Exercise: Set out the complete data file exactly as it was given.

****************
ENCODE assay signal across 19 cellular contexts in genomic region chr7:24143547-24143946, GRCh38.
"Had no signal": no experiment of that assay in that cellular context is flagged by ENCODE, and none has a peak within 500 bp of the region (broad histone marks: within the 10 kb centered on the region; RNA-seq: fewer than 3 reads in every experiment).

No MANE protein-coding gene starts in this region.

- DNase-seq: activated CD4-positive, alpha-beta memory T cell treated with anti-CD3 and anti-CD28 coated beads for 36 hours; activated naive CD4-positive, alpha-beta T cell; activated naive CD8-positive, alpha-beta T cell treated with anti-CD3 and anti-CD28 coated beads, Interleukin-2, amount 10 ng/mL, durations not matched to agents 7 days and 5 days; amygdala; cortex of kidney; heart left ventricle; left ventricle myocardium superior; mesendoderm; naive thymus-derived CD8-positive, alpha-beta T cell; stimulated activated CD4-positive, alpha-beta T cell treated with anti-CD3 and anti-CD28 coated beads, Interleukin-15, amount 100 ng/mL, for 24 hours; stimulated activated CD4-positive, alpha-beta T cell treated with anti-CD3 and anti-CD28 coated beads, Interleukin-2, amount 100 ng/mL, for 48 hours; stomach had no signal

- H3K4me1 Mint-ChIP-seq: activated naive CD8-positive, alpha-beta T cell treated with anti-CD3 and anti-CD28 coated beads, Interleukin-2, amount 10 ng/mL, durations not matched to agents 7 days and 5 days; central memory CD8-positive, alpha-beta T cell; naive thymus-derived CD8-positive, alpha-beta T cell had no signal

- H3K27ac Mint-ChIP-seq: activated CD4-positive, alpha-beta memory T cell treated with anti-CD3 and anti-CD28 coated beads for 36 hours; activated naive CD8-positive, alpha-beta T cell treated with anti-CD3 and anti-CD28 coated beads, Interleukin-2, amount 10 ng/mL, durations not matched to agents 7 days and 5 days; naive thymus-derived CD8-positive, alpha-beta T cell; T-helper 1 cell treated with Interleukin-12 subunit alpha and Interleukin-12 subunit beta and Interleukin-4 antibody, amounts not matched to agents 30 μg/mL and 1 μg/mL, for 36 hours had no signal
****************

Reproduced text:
ENCODE assay signal across 19 cellular contexts in genomic region chr7:24143547-24143946, GRCh38.
"Had no signal": no experiment of that assay in that cellular context is flagged by ENCODE, and none has a peak within 500 bp of the region (broad histone marks: within the 10 kb centered on the region; RNA-seq: fewer than 3 reads in every experiment).

No MANE protein-coding gene starts in this region.

- DNase-seq: activated CD4-positive, alpha-beta memory T cell treated with anti-CD3 and anti-CD28 coated beads for 36 hours; activated naive CD4-positive, alpha-beta T cell; activated naive CD8-positive, alpha-beta T cell treated with anti-CD3 and anti-CD28 coated beads, Interleukin-2, amount 10 ng/mL, durations not matched to agents 7 days and 5 days; amygdala; cortex of kidney; heart left ventricle; left ventricle myocardium superior; mesendoderm; naive thymus-derived CD8-positive, alpha-beta T cell; stimulated activated CD4-positive, alpha-beta T cell treated with anti-CD3 and anti-CD28 coated beads, Interleukin-15, amount 100 ng/mL, for 24 hours; stimulated activated CD4-positive, alpha-beta T cell treated with anti-CD3 and anti-CD28 coated beads, Interleukin-2, amount 100 ng/mL, for 48 hours; stomach had no signal

- H3K4me1 Mint-ChIP-seq: activated naive CD8-positive, alpha-beta T cell treated with anti-CD3 and anti-CD28 coated beads, Interleukin-2, amount 10 ng/mL, durations not matched to agents 7 days and 5 days; central memory CD8-positive, alpha-beta T cell; naive thymus-derived CD8-positive, alpha-beta T cell had no signal

- H3K27ac Mint-ChIP-seq: activated CD4-positive, alpha-beta memory T cell treated with anti-CD3 and anti-CD28 coated beads for 36 hours; activated naive CD8-positive, alpha-beta T cell treated with anti-CD3 and anti-CD28 coated beads, Interleukin-2, amount 10 ng/mL, durations not matched to agents 7 days and 5 days; naive thymus-derived CD8-positive, alpha-beta T cell; T-helper 1 cell treated with Interleukin-12 subunit alpha and Interleukin-12 subunit beta and Interleukin-4 antibody, amounts not matched to agents 30 μg/mL and 1 μg/mL, for 36 hours had no signal